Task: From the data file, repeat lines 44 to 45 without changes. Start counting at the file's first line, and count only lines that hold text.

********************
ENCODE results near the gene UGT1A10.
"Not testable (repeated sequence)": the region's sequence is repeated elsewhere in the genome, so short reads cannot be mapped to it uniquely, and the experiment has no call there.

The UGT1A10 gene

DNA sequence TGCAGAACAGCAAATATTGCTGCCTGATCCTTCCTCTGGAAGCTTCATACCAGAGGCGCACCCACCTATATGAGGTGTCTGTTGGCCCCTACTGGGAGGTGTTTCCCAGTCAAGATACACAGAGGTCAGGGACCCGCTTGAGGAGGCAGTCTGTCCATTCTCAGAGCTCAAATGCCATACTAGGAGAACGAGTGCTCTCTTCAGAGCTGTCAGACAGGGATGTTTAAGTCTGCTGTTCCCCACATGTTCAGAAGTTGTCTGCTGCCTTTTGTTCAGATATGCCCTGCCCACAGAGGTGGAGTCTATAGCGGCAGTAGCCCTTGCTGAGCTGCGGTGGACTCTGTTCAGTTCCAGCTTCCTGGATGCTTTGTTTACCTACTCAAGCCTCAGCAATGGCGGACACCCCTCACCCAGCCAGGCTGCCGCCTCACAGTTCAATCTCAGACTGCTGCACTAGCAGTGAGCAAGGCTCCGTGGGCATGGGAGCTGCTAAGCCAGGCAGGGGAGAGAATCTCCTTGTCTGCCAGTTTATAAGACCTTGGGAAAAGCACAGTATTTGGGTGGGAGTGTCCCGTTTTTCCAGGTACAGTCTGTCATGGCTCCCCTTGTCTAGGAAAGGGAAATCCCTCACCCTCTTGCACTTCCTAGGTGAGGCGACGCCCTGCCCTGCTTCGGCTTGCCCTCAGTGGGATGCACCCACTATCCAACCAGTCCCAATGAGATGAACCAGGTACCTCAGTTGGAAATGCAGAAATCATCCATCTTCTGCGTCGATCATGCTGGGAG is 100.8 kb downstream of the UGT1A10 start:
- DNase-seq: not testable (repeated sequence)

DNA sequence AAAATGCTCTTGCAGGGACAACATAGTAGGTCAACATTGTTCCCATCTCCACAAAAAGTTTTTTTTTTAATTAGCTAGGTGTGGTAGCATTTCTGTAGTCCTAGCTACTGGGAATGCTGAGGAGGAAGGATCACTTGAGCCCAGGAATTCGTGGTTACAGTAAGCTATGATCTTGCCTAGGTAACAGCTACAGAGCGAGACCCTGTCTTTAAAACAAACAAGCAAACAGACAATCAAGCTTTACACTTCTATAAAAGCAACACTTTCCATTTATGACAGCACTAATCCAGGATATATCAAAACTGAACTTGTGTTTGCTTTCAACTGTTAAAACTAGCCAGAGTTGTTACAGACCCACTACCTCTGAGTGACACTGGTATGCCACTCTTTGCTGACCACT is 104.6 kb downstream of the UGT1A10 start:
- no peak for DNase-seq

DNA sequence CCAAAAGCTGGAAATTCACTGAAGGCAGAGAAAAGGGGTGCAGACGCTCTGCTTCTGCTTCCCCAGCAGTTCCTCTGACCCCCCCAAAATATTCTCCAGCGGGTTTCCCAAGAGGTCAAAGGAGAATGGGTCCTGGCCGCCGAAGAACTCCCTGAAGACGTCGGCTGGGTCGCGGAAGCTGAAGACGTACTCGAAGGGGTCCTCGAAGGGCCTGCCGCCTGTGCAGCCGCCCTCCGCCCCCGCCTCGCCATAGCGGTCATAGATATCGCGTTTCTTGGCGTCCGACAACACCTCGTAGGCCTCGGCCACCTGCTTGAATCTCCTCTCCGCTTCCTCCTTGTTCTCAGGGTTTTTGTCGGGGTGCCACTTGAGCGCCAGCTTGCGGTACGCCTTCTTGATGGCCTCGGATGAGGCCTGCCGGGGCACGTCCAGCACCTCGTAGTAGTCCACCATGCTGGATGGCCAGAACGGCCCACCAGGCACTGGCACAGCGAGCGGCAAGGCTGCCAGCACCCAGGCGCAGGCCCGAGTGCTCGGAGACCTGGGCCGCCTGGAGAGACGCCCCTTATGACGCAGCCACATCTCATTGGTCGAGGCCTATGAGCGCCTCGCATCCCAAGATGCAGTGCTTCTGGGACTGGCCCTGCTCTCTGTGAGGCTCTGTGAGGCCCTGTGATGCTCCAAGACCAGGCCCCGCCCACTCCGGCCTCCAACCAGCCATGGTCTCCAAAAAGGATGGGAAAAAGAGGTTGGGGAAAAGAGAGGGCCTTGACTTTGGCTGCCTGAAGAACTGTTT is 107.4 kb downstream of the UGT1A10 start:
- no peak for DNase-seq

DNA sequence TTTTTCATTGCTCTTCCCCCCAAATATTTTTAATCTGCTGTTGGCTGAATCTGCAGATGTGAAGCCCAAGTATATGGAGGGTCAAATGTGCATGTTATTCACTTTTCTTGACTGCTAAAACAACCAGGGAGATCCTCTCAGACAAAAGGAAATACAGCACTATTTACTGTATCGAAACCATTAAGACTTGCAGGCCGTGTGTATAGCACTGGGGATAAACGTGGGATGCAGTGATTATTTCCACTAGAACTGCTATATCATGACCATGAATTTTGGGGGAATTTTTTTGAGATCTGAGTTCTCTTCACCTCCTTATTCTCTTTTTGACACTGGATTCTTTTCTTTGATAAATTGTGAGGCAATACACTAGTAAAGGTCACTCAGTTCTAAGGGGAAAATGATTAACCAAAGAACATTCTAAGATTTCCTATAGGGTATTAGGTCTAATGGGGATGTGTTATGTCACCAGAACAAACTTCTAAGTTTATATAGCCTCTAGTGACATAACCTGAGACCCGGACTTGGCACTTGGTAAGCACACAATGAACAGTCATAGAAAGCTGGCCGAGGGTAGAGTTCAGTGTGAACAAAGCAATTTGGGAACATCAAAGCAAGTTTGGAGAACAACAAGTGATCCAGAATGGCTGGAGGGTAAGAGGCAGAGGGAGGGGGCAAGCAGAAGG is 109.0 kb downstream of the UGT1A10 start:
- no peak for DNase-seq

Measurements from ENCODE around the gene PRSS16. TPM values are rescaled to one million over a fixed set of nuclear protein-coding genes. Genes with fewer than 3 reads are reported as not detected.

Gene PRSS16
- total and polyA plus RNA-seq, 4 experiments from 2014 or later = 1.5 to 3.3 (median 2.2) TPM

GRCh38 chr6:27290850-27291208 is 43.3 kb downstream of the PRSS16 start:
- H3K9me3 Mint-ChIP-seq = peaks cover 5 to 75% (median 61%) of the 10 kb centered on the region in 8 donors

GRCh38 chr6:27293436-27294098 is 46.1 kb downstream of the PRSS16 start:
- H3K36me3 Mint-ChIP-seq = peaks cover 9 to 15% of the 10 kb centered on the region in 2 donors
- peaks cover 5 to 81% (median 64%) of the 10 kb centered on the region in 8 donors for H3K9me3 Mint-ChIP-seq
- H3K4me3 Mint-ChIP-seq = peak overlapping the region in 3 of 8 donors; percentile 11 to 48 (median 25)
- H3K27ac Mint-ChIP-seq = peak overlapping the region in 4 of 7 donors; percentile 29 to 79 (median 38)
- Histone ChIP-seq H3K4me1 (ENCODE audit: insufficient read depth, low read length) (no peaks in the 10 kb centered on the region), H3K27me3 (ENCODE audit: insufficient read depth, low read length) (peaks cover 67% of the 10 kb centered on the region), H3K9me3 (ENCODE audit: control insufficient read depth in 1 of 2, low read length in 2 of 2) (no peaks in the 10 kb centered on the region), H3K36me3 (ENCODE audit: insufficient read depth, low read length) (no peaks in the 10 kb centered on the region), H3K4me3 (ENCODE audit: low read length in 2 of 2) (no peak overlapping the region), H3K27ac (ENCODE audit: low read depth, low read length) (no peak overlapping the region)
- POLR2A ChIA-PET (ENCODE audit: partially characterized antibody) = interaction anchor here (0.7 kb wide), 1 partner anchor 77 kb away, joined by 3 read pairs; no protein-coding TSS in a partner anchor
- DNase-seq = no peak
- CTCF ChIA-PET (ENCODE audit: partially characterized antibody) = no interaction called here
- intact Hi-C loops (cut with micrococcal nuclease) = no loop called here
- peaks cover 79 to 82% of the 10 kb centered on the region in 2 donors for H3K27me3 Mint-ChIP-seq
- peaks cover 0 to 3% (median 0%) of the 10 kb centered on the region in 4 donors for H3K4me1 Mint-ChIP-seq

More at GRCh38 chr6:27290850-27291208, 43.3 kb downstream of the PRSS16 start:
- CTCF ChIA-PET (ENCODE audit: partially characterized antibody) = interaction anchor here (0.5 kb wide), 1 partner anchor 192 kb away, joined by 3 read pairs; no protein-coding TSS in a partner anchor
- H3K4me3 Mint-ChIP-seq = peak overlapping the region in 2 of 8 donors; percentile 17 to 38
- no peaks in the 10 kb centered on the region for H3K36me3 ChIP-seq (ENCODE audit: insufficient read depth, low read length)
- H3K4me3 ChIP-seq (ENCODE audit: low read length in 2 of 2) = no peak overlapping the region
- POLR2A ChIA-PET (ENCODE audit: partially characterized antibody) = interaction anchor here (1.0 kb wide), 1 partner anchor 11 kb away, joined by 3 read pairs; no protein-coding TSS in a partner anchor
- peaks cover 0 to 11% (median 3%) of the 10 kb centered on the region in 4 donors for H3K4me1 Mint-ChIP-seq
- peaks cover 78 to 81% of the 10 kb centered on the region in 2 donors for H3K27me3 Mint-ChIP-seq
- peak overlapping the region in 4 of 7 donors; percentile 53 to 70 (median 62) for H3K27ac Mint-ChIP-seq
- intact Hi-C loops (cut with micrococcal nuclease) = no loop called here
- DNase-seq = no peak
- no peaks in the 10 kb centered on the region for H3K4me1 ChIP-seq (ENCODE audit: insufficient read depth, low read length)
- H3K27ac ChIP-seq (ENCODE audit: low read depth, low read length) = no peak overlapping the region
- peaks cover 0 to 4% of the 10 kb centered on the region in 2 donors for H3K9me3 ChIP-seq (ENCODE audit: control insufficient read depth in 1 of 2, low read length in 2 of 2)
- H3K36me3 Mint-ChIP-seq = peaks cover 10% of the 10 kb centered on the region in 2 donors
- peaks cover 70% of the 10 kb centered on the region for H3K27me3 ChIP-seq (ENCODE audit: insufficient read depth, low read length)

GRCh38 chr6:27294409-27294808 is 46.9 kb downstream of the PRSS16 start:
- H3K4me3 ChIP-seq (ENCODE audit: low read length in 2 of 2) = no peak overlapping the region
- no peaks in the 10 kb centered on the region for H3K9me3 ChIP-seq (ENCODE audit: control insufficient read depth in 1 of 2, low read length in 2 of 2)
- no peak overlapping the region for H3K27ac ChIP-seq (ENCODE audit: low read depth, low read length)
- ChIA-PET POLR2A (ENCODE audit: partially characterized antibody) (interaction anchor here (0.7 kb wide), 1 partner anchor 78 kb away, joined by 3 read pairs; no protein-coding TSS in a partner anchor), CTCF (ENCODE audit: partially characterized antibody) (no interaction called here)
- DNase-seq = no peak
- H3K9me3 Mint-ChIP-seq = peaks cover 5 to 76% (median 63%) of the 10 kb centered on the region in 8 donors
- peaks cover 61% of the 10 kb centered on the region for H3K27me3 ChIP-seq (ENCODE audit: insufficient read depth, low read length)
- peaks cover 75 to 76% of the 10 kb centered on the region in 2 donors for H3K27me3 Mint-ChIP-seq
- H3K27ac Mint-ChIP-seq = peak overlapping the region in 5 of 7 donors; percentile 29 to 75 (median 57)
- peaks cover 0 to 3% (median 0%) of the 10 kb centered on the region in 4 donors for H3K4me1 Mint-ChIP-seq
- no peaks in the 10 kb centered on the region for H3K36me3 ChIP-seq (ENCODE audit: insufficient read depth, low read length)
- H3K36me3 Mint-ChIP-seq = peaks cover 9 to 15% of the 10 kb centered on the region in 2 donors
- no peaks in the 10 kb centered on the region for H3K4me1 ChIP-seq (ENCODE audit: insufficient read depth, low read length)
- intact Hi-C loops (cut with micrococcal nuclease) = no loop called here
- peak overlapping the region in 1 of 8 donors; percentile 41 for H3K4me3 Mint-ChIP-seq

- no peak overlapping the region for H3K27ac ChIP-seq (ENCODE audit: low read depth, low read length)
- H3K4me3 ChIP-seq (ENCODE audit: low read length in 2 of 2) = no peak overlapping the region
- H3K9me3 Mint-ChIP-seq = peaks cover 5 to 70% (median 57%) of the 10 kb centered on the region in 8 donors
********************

- peaks cover 70% of the 10 kb centered on the region for H3K27me3 ChIP-seq (ENCODE audit: insufficient read depth, low read length)

GRCh38 chr6:27294409-27294808 is 46.9 kb downstream of the PRSS16 start: